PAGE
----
Marc Elias, founder of Seed Engine and Eric Edelstein, CEO of Zunguz. Image by HumanIPO.
HumanIPO: Do you think universities in South Africa do enough to equip students in becoming successful entrepreneurs?
Edelstein: The big challenge from a university perspective, especially an older university perspective, is actually to [decide whether] academic institutions [are there] to educate people or there to help startups to make a lot of money.
Elias: They (universities) are not taking ownership. They (entrepreneurs) have to do it alone.
Edelstein: Well, if they are not taking ownership, they are here to pay for the university, which Stanford does. Now the University of Cape Town (UCT) are properly following the Stanford model and so they actually got a top team of IP lawyers.
They’ve already funded five ventures from what I understand in the last few months. The more students that become part of the accelerator programme, the less students are actually going to university.
HumanIPO: Do you think universities can play a great role in the education of a community and should make degrees more practical, rather than just equipping students with book knowledge?
Elias: It comes down to what the objectives of a university are. Is it about helping entrepreneurs or educating and bettering the economy?
If it is about bettering the economy, [it requires] a flexible, lose sort of a course curriculum, but something that is driven more output focused. The output is not a degree, the output is a skill.
HumanIPO: Can academics play an important role by also launching projects with their skills and get more involved in the corporate world to teach according to experience, rather than solely knowledge?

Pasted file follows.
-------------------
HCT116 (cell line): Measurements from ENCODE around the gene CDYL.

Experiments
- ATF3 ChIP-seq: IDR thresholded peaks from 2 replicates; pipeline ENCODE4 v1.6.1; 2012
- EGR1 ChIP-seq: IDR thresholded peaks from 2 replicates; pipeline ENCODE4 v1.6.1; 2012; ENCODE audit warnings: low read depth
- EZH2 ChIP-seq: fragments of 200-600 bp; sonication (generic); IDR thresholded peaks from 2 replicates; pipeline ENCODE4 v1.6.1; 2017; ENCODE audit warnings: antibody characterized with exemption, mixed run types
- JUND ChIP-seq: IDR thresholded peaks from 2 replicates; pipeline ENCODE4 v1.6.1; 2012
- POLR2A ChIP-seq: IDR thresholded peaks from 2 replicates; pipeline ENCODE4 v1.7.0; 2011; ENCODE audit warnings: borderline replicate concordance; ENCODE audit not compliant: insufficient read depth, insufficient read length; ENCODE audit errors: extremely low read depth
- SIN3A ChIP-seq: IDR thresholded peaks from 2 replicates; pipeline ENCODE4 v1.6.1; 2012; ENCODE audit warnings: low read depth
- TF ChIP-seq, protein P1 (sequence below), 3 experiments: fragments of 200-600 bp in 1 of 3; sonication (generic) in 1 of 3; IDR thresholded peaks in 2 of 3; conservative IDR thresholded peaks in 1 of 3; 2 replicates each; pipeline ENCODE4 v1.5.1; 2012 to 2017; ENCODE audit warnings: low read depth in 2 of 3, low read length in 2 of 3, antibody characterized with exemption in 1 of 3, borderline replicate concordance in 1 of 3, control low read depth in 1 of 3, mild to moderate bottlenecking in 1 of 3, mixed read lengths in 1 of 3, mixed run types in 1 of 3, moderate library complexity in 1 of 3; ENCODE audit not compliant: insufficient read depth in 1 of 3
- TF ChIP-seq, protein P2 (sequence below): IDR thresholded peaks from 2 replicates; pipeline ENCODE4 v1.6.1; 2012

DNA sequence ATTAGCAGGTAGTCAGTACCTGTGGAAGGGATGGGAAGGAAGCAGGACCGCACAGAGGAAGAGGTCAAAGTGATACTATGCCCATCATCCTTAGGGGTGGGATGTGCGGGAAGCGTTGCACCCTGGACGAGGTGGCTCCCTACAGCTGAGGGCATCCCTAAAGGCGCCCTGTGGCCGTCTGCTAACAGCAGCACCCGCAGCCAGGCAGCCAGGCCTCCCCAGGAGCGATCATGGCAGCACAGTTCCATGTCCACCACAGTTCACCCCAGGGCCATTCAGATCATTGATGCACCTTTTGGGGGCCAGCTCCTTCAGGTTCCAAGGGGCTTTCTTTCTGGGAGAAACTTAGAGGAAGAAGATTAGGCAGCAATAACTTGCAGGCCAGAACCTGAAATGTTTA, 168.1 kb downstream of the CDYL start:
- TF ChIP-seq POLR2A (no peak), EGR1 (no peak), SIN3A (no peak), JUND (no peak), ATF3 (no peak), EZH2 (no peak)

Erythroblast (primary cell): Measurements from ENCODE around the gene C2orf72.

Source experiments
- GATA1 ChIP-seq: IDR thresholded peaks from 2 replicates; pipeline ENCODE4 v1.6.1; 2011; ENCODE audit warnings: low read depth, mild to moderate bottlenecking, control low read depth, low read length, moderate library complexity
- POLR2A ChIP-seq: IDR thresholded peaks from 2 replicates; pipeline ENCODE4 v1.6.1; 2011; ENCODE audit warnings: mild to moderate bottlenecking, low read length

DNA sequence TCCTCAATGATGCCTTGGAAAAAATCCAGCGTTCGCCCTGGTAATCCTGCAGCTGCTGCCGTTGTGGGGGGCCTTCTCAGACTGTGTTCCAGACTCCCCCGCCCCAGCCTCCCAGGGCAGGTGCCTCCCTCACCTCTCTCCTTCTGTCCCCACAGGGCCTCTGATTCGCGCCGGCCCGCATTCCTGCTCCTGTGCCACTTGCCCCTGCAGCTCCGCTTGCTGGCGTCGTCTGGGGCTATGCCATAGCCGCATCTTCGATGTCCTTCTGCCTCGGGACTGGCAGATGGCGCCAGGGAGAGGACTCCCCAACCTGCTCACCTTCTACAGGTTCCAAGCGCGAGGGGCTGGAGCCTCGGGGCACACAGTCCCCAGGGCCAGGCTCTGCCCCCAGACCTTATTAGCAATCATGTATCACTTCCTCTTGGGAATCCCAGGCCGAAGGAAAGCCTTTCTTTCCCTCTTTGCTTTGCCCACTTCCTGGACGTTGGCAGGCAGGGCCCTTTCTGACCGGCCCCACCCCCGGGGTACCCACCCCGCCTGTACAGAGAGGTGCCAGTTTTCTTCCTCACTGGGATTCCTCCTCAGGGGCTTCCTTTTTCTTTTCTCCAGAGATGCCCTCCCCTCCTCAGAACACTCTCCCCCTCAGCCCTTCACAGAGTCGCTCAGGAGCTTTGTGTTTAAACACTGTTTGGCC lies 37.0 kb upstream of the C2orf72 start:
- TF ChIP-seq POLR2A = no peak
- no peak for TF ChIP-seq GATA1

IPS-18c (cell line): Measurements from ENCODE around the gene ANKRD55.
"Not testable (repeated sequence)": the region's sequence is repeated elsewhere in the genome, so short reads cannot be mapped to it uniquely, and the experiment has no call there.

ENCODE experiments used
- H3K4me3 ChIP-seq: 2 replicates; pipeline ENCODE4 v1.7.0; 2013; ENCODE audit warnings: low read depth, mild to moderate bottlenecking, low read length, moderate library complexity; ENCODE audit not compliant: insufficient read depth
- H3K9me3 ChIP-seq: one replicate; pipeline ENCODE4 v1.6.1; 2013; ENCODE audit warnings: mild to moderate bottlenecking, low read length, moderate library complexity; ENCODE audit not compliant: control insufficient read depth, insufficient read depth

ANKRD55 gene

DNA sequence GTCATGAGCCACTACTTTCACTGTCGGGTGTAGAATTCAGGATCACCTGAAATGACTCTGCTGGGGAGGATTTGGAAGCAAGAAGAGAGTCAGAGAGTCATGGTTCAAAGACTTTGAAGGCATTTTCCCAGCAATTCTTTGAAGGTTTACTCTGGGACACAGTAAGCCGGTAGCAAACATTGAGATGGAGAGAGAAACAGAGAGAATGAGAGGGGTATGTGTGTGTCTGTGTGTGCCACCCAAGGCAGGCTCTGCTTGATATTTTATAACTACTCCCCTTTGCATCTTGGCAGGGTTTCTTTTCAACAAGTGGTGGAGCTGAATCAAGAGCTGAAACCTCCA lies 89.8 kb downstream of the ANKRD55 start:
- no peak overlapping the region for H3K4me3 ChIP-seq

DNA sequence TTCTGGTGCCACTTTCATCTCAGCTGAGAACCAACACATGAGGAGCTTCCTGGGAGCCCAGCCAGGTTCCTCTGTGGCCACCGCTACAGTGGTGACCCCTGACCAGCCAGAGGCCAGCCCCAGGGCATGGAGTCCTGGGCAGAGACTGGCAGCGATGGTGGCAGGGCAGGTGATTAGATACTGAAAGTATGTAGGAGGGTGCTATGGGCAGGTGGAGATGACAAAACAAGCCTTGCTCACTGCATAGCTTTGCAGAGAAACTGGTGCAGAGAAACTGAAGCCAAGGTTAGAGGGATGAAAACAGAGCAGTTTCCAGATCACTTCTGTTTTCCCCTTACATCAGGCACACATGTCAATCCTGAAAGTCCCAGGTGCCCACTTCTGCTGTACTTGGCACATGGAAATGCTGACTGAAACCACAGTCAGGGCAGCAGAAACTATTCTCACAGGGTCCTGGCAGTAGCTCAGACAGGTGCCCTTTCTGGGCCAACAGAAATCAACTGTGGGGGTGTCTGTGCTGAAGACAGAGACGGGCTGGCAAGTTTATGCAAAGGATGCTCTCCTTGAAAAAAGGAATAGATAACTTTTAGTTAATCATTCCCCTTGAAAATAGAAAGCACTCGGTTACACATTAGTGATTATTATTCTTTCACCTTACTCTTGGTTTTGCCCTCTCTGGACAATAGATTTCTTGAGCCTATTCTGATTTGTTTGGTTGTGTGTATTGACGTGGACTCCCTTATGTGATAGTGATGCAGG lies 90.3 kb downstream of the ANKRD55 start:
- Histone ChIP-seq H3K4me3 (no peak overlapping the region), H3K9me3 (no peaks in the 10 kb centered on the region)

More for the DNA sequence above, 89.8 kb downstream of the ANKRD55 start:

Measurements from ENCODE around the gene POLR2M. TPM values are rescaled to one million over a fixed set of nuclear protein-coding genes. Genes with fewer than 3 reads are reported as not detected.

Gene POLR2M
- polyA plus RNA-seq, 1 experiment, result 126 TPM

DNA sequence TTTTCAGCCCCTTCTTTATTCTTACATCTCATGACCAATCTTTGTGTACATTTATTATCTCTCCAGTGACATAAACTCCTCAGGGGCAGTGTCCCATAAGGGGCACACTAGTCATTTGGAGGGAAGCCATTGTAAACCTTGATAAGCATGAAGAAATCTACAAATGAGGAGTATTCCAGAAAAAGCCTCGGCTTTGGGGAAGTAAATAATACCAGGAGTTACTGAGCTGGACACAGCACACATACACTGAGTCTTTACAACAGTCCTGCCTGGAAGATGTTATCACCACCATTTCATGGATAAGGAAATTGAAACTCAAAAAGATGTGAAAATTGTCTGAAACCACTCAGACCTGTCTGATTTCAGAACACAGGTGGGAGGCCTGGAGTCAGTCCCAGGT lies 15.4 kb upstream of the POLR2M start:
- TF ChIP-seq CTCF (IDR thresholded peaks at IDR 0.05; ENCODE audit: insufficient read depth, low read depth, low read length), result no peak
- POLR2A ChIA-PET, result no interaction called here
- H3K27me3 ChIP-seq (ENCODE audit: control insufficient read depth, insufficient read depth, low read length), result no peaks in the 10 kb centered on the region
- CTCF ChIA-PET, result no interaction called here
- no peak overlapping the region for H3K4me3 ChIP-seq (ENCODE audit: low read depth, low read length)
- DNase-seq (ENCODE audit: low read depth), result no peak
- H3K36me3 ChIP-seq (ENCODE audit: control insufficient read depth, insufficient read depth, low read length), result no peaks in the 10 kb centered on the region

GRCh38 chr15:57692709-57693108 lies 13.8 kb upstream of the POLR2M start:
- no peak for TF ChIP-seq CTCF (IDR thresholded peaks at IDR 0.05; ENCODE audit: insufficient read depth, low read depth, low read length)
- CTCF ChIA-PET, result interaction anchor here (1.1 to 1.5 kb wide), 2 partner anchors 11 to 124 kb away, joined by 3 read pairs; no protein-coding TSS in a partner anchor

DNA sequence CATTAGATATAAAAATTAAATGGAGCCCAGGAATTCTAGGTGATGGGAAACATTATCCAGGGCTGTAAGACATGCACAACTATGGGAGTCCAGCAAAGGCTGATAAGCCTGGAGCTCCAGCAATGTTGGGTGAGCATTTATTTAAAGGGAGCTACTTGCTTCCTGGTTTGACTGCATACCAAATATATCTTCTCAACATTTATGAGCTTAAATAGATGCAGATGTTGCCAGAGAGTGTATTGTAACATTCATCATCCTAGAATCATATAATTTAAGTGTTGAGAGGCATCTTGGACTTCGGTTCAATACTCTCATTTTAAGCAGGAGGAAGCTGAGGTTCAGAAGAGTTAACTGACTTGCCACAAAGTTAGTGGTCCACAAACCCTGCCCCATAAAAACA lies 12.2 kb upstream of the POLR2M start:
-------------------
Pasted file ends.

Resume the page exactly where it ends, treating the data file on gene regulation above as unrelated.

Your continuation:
Elias: The problem is they are not actually pushing startups. Staff members are literally told: Don’t get involved in the startup zone, rather go work for quick development houses.
Can we afford a corporate world? I don’t think we can, not if we really want to drive innovation.
So we want something to drive our startups…and build a safe ecosystem so that the ecosystem can actually foster the startup rather than saying it’s the ultimate risk when they do.
Then what we (startup accelerators) are doing becomes relevant, as well as all these micro systems, as well as the economic system.
How much talent is out there and how much ready talent is out there? What can we nurture and what is out there?
Edelstein: One thing I think parents need to teach their kids that they need to learn is programming.
If you go into computer science, you can land a corporate job, not only in South Africa but anywhere in the world. You can go live in Japan. Once you know how to programme, how to code, you can launch a startup on the side.
Getting a computer science degree, if you do want to study, is the most important thing. If you do computer science, you can start a startup, if you are finished you have something to fall back on.
You can always earn phenomenal money working in a corporate job, and programme on evenings and weekends.
Elias: The companies should drive that innovation. The status of a good university lies in the amount of the degrees…it is not based on how hard it is to get in there. That is the same thing when it comes to school.
You need to be able to do stuff on the side. It’s not going to happen at schools. It’s not going to happen at university. You have to do something on the side. The same way you have your extracurricular activities at school, you have your startup on the side or your idea.
Edelstein: First of all, you’ve got to have the passion for startups and secondary, you’ve got to have the skills to actually go and make it.
Elias: Is that passion nurtured or created? I think it can be nurtured.
Edelstein: Absolutely, but is it nurtured by the schools or by the parents?
Elias: The ecosystem is made up of all the stakeholders.